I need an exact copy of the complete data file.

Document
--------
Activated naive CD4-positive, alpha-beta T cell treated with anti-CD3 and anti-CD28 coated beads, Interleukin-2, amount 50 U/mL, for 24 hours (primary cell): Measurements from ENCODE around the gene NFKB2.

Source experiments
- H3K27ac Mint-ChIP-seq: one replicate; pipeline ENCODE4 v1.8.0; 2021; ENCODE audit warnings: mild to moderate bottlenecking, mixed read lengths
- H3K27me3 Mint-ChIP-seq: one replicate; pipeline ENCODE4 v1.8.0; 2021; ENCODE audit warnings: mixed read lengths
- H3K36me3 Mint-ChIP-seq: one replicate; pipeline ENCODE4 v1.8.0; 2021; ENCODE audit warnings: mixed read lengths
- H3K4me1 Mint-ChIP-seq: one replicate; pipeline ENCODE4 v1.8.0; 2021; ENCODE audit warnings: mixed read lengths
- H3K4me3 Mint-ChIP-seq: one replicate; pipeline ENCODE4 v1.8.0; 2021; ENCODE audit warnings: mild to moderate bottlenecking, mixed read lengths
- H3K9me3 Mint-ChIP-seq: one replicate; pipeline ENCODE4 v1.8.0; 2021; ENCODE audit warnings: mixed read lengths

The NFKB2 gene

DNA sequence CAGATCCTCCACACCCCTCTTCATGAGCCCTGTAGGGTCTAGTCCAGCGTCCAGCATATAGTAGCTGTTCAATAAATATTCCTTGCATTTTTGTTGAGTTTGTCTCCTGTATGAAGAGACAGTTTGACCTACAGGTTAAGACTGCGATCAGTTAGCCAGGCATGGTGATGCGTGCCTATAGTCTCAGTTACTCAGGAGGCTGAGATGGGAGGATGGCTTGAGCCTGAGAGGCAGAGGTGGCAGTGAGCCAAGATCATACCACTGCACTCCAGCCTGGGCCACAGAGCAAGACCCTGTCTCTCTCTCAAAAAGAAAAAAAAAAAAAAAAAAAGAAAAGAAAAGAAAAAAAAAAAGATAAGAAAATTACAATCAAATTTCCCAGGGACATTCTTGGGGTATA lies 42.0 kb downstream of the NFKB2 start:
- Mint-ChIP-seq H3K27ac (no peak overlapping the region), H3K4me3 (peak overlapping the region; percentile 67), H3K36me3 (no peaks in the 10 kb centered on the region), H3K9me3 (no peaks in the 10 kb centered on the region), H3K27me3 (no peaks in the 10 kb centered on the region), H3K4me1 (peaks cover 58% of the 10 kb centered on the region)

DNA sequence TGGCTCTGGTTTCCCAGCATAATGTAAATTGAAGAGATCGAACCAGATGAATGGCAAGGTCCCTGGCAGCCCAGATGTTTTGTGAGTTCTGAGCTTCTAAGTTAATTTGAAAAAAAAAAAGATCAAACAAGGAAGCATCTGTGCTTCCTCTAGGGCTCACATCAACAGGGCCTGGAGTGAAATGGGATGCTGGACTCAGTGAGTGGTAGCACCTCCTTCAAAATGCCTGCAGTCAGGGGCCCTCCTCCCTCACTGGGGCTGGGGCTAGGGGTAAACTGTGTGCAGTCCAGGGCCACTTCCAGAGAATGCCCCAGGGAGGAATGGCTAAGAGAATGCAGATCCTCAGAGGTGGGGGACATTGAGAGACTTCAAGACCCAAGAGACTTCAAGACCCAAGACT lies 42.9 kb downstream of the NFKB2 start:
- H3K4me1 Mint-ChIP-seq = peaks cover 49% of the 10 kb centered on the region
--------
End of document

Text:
Activated naive CD4-positive, alpha-beta T cell treated with anti-CD3 and anti-CD28 coated beads, Interleukin-2, amount 50 U/mL, for 24 hours (primary cell): Measurements from ENCODE around the gene NFKB2.

Source experiments
- H3K27ac Mint-ChIP-seq: one replicate; pipeline ENCODE4 v1.8.0; 2021; ENCODE audit warnings: mild to moderate bottlenecking, mixed read lengths
- H3K27me3 Mint-ChIP-seq: one replicate; pipeline ENCODE4 v1.8.0; 2021; ENCODE audit warnings: mixed read lengths
- H3K36me3 Mint-ChIP-seq: one replicate; pipeline ENCODE4 v1.8.0; 2021; ENCODE audit warnings: mixed read lengths
- H3K4me1 Mint-ChIP-seq: one replicate; pipeline ENCODE4 v1.8.0; 2021; ENCODE audit warnings: mixed read lengths
- H3K4me3 Mint-ChIP-seq: one replicate; pipeline ENCODE4 v1.8.0; 2021; ENCODE audit warnings: mild to moderate bottlenecking, mixed read lengths
- H3K9me3 Mint-ChIP-seq: one replicate; pipeline ENCODE4 v1.8.0; 2021; ENCODE audit warnings: mixed read lengths

The NFKB2 gene

DNA sequence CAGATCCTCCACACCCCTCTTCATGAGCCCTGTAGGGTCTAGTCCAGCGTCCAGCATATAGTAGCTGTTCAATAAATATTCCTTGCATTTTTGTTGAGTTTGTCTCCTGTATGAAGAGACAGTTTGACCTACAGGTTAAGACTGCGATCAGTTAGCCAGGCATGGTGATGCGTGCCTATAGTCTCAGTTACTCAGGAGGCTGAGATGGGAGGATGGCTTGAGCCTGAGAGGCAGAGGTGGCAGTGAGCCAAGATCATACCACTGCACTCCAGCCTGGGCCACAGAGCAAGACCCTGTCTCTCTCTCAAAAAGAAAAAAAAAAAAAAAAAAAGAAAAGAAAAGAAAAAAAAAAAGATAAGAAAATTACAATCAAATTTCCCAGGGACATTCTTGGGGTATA lies 42.0 kb downstream of the NFKB2 start:
- Mint-ChIP-seq H3K27ac (no peak overlapping the region), H3K4me3 (peak overlapping the region; percentile 67), H3K36me3 (no peaks in the 10 kb centered on the region), H3K9me3 (no peaks in the 10 kb centered on the region), H3K27me3 (no peaks in the 10 kb centered on the region), H3K4me1 (peaks cover 58% of the 10 kb centered on the region)

DNA sequence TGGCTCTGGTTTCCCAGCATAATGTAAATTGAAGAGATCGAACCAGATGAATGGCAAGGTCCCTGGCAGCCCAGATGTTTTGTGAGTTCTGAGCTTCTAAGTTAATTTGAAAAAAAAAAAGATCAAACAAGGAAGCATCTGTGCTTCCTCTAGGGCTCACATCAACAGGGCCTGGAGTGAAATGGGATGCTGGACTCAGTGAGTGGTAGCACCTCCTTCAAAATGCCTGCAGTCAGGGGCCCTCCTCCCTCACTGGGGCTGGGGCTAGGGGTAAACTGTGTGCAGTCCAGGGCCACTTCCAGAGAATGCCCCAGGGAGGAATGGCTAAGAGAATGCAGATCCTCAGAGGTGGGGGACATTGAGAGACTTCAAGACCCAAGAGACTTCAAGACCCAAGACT lies 42.9 kb downstream of the NFKB2 start:
- H3K4me1 Mint-ChIP-seq = peaks cover 49% of the 10 kb centered on the region